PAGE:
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Category: Connections with Computer Science

Combining Russian Studies + Machine Learning: Price Classification on Sberbank Russian Housing Market Data with Python

Last year, in my Advanced Topics in Computer Science class, we were tasked with designing the best system for supervised classification (a machine learning approach to separating data into representative regions) of a dataset of choice. I’d been eyeing the Sberbank Russian Housing Market dataset for quite a while leading up; this final project turned out to be the perfect place to explore it. 

Some context on the dataset: Sberbank, the largest bank in Russia, sponsored a Kaggle competition to predict house prices in Russia’s turbulent economy to help them give more accurate real estate price predictions to their customers. Their given dataset consists of 6000+ housing data points from around Russia, where each point is the sale of a house. There are 278 features associated with each point, including: preschool count nearby, distance from the metro, cafe count nearby, mosque count nearby, etc.

Through scikit-learn, a Python machine learning library, I experimented with each of the four classifiers we learned about – Naive Bayes, decision tree, k-nearest neighbors (KNN), and support vector machine (SVM) – and varied parameters (tree depth, number of neighbors, etc.) along the way to identify the best classification method. Resulting confusion matrices (for both the reclassification and leave-one-out methods – the latter shows the system generalizes to unseen data, as stated by this Stackoverflow answer) are included and analyzed in the conclusions of my attached report. Note that due to the sky-high number of features (278, and for each of 6042 points), PCA plots and corresponding decision region visualizations would have taken days to render and were therefore excluded from the report.

I hope you enjoy the writeup, and I’d love to hear what you think – let me know in the comments!

Sberbank Housing Data Classification – Rhea Kapur
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Examining Slavic Language Speaker Statistics in the U.S. with R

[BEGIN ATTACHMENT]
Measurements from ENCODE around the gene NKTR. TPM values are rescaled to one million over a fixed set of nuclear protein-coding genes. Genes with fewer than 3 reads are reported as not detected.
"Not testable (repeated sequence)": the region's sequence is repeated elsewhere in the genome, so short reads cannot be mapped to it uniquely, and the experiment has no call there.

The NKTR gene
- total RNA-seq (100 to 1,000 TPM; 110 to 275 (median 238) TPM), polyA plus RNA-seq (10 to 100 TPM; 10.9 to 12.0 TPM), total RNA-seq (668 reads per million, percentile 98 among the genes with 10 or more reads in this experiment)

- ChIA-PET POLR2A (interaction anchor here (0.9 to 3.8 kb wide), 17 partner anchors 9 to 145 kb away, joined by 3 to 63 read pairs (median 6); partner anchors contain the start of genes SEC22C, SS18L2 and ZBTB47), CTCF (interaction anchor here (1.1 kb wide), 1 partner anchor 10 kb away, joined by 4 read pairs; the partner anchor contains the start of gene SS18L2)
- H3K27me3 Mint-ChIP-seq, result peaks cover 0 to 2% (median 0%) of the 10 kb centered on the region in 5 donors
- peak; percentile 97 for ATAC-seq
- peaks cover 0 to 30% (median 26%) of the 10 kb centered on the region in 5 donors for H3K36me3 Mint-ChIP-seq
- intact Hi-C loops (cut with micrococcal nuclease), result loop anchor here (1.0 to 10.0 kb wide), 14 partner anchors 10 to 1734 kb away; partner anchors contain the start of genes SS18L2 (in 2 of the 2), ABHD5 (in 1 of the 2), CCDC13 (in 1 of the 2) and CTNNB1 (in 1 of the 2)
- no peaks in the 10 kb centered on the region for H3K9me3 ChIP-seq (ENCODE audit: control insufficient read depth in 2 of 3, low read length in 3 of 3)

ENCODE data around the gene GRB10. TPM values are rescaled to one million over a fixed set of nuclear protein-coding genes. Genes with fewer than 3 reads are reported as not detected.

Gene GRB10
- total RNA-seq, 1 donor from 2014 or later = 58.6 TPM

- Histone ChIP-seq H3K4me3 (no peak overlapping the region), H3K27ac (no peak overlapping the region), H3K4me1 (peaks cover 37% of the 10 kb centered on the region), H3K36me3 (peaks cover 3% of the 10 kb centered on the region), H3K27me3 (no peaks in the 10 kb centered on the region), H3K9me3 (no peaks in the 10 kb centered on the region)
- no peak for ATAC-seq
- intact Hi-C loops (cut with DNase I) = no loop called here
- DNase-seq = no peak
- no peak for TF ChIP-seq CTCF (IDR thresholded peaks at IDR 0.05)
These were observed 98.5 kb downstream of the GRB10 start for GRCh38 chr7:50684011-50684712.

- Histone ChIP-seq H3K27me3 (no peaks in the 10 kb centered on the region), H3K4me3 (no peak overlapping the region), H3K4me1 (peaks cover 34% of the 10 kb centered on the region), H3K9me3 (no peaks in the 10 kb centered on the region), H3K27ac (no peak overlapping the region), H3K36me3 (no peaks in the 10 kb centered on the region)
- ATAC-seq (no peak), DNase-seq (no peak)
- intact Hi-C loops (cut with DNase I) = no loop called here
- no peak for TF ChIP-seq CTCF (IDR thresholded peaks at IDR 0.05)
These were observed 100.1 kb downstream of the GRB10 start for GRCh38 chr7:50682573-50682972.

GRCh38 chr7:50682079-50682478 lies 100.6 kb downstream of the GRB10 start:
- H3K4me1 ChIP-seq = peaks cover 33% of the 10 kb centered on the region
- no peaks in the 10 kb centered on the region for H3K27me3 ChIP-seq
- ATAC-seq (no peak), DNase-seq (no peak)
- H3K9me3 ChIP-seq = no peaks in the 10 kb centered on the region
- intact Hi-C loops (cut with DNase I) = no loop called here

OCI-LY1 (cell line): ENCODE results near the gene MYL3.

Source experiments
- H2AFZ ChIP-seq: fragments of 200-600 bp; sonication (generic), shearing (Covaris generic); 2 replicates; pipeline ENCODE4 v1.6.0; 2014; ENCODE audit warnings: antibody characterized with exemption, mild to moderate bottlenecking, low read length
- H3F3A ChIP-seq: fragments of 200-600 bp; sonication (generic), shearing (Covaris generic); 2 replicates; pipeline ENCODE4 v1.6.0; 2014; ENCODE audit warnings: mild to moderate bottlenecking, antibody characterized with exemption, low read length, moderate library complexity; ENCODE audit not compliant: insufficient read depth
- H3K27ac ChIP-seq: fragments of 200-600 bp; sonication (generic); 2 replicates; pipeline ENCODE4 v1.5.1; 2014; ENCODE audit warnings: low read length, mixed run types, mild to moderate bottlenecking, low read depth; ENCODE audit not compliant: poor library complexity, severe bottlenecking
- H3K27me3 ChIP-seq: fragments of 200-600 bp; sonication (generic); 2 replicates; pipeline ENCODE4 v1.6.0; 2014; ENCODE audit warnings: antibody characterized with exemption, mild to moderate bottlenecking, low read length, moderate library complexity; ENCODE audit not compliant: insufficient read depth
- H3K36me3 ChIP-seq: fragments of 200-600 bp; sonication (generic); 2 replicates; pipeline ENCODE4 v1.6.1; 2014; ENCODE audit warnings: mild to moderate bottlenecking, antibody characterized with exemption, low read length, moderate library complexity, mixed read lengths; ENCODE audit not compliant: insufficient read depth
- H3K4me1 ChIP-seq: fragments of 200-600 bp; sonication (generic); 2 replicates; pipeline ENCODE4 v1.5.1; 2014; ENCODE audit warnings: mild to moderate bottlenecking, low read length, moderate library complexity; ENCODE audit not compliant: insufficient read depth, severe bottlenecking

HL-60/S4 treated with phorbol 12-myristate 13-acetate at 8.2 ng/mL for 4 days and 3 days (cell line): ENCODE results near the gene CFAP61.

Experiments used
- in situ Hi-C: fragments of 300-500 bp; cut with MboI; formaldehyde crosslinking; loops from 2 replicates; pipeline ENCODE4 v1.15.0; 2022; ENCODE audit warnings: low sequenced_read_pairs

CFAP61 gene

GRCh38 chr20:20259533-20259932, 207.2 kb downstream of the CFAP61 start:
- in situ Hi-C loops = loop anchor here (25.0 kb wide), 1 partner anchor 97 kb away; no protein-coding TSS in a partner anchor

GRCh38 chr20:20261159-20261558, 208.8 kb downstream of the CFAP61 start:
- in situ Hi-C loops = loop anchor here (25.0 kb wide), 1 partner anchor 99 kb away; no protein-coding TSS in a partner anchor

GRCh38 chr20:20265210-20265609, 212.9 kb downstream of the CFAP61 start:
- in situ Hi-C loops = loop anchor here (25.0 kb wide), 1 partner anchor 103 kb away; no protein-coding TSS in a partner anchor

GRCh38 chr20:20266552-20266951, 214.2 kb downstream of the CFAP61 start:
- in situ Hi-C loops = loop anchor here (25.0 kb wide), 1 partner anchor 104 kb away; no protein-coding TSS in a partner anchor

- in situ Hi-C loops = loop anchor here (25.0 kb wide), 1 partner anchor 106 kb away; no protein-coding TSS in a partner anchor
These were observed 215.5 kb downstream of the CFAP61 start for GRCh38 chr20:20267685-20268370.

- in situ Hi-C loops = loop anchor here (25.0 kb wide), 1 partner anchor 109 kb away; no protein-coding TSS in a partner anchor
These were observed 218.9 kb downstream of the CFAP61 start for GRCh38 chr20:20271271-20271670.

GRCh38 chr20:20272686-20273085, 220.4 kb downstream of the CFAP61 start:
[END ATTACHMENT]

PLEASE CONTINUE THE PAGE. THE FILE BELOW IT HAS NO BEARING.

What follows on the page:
Hey everyone!

For the Data Science unit in my Programming Language and Design class at school, I used R (a statistical programming language) to visualize data on people in the U.S. who speak a Slavic language at home along with their respective English proficiencies.

I love data science and creating cool graphs and visualizations through programming. My research (more on that coming soon!) is done almost entirely in R, so I’m very familiar with the language and various IDEs that people use (RStudio, Vim, Emacs + ESS, etc.). I’m also an avid reader of the daily email newsletter from R-bloggers, a site that offers great R tutorials and discussion as well as a strong community of R users.

Of course, I can’t bear to leave out Twitter, which has introduced me to many awesome women in data science. Rachael Tatman, a Data Scientist at Kaggle with a PhD in linguistics from the University of Washington, is one of my inspirations. She works mainly with R and Python (also used for data science, but more powerful in terms of algorithms/machine learning) and does really cool research in computational sociolinguistics, specifically looking at emoji and how different dialects are processed by computational systems.

For this project, I used RMarkdown to create a report and add descriptions and analysis. It is attached below. My favorite graphs are the map and the pie charts on the second page. R has some really nice color palettes (check out RColorBrewer!) to make graphs look amazing, and those were pretty cool to play around with. It was overall an immensely fun project.

Hope you enjoy reading!

Examining Slavic Language Speaker Statistics in the United States
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